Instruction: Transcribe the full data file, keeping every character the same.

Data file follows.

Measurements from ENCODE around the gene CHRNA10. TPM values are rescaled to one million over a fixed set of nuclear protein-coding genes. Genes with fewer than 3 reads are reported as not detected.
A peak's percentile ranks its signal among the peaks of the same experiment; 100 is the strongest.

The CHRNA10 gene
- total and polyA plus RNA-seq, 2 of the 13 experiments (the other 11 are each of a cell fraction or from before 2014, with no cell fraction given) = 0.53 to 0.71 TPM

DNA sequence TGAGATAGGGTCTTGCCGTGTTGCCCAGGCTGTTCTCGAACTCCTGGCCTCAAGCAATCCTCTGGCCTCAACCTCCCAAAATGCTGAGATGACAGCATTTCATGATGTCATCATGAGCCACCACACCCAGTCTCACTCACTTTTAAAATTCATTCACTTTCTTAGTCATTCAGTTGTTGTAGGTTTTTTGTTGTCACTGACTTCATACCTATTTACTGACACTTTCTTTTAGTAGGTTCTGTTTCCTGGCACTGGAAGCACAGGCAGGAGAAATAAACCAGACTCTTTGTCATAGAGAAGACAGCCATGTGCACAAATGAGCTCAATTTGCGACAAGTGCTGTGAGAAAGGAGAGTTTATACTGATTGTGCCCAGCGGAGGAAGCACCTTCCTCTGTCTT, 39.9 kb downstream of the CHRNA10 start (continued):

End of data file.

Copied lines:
Measurements from ENCODE around the gene CHRNA10. TPM values are rescaled to one million over a fixed set of nuclear protein-coding genes. Genes with fewer than 3 reads are reported as not detected.
A peak's percentile ranks its signal among the peaks of the same experiment; 100 is the strongest.

The CHRNA10 gene
- total and polyA plus RNA-seq, 2 of the 13 experiments (the other 11 are each of a cell fraction or from before 2014, with no cell fraction given) = 0.53 to 0.71 TPM

DNA sequence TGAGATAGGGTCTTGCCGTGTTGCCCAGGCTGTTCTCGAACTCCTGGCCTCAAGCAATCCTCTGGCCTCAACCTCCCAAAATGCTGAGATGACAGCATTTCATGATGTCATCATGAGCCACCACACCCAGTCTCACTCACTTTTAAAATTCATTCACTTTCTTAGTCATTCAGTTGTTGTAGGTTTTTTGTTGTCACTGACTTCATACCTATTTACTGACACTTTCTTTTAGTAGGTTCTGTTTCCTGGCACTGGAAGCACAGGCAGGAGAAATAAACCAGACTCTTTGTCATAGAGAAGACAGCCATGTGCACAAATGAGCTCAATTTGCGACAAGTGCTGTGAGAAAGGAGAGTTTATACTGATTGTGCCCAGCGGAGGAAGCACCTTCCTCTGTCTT, 39.9 kb downstream of the CHRNA10 start (continued):